Adventures in pasta making
Story by Logan Crumpton and Philip Pietri • Photography by Philip & Jessica Pietri
It’s an intriguing proposition: to master a skill that many consider an art form.
Pasta is one of the most universal foods there is; it’s extraordinary how reasonable and harmonious a perfectly executed bowl of pasta can be. Excited by the challenge and eager to rise to it, we — two home cooks — set out to teach ourselves, in tandem, how to make pasta from scratch. Our determination to get it right on the first attempt seemed on the surface to be a recipe for imminent disaster. We were, nonetheless, up for the task.
Sadly, neither of us had even once attempted melding the meekest assortment of ingredients into an intertwined symphony of al dente goodness. Not to say eating the stuff was foreign to us, as we both grew up devouring mounds of pasta on a regular basis. Also, we both have sampled many restaurant offerings to give us clear insight into the matter. We have an innate need to try new things and experiment in the kitchen in order to become more well-rounded cooks. We look to fill our lives with knowledge and understanding of new cuisines and cultures. If we can’t gain this knowledge through some adventurous globetrotting, then we strive to bring those concepts and philosophies into our own kitchens here at home. Therefore, an agreement was swiftly made. We must make our own pasta and catalog the entire experience.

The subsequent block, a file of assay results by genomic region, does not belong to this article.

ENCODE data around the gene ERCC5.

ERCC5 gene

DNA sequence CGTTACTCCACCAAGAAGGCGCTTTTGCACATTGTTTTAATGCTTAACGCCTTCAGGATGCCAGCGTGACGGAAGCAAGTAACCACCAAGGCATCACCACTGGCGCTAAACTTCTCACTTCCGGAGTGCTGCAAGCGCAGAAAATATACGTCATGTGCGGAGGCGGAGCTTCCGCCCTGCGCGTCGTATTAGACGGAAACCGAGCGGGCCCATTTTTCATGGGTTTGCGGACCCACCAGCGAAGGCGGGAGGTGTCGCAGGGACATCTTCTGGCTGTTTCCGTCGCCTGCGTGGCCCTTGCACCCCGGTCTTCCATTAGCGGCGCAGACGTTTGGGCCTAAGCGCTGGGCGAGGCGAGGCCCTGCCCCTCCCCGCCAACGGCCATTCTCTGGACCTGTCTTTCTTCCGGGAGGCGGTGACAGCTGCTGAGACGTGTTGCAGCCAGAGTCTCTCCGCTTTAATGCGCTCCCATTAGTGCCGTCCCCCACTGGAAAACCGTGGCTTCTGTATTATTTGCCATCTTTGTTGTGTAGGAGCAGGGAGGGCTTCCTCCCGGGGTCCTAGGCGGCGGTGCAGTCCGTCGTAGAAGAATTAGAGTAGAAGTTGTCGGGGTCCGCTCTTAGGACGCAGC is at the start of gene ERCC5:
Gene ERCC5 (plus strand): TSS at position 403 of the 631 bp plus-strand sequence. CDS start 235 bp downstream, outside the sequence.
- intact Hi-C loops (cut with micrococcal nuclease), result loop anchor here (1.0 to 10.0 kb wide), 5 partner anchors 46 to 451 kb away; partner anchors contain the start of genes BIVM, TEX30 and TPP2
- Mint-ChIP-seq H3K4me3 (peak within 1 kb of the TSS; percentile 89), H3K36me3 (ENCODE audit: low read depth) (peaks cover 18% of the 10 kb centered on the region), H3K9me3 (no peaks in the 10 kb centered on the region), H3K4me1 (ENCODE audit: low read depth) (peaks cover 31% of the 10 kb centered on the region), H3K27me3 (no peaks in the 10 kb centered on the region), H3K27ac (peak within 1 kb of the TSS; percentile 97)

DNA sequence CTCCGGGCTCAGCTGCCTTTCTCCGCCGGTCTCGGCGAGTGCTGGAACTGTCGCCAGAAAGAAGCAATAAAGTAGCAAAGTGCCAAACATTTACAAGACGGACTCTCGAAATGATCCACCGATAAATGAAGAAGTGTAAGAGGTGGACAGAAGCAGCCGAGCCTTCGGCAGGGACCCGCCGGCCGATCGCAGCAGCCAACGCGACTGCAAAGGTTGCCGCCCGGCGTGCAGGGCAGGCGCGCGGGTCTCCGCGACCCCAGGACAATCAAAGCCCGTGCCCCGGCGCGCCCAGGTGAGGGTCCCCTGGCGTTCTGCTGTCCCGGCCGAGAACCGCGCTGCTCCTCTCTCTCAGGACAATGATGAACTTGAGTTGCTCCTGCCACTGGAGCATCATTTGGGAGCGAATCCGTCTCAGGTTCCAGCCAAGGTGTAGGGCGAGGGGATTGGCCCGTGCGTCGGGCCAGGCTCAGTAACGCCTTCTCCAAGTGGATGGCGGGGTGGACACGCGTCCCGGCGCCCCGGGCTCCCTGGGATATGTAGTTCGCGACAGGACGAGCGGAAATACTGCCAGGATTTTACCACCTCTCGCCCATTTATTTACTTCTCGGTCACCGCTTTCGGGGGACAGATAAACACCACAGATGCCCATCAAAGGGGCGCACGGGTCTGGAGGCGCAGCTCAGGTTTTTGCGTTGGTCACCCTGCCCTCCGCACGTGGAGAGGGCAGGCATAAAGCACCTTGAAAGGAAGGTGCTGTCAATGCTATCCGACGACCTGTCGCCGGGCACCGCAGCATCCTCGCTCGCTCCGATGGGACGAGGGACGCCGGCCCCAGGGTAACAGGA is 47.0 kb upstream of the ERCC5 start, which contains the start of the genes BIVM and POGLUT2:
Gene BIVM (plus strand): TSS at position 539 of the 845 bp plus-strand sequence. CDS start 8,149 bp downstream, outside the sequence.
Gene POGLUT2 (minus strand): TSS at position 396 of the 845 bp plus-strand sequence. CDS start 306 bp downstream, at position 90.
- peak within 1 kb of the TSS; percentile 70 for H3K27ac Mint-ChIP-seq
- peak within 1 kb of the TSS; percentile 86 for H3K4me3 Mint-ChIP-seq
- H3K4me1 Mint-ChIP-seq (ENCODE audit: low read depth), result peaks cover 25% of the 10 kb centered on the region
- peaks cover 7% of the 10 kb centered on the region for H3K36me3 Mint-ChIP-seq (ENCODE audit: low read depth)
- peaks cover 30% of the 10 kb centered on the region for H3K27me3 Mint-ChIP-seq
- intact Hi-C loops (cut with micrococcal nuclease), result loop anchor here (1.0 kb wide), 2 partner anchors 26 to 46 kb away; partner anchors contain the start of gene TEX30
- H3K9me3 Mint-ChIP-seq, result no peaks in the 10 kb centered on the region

Without question, handmade pasta will always be far better than the boxed, dried, store-bought variety. Yet, I can only think of a few friends that have even attempted the task.
Even restaurants often reach for the boxed version and don’t dare embark on the pasta-making journey. If handmade is better, then why doesn’t anyone actually make it? It’s an obvious deduction that most have the custom of gravitating toward the simple stuff. Store bought is very cheap. Even the most expensive variant of dried pasta won’t set you back more than a couple of bucks. Secondly, dried pasta is nearly impossible to mess up. Throw a box in a big stockpot of boiling water with a pinch of salt. After about five minutes, pull out a noodle and throw it against the wall. If it sticks, it’s done (at least that’s how my mom showed me how to test for doneness). Making a store-bought pasta dish takes little time or effort. From box to table, the total interval spent composing a meal could equate to less than 15 minutes depending on your sauce — a very desirable turn-around time indeed.
Our experiment included two different recipes on which we worked together. When deciding what kind of pasta Philip would attempt, he immediately knew his course of action: a traditional Italian approach of hand-cut ravioli stuffed with roasted mushrooms. This was a wise choice, as his dough would prove to be a very versatile canvas. I took a different approach. In considering our community’s strengths and weaknesses, and thinking about what our local menus lack, I landed on ramen. I’ve yet to find a decent bowl of ramen anywhere in Lakeland.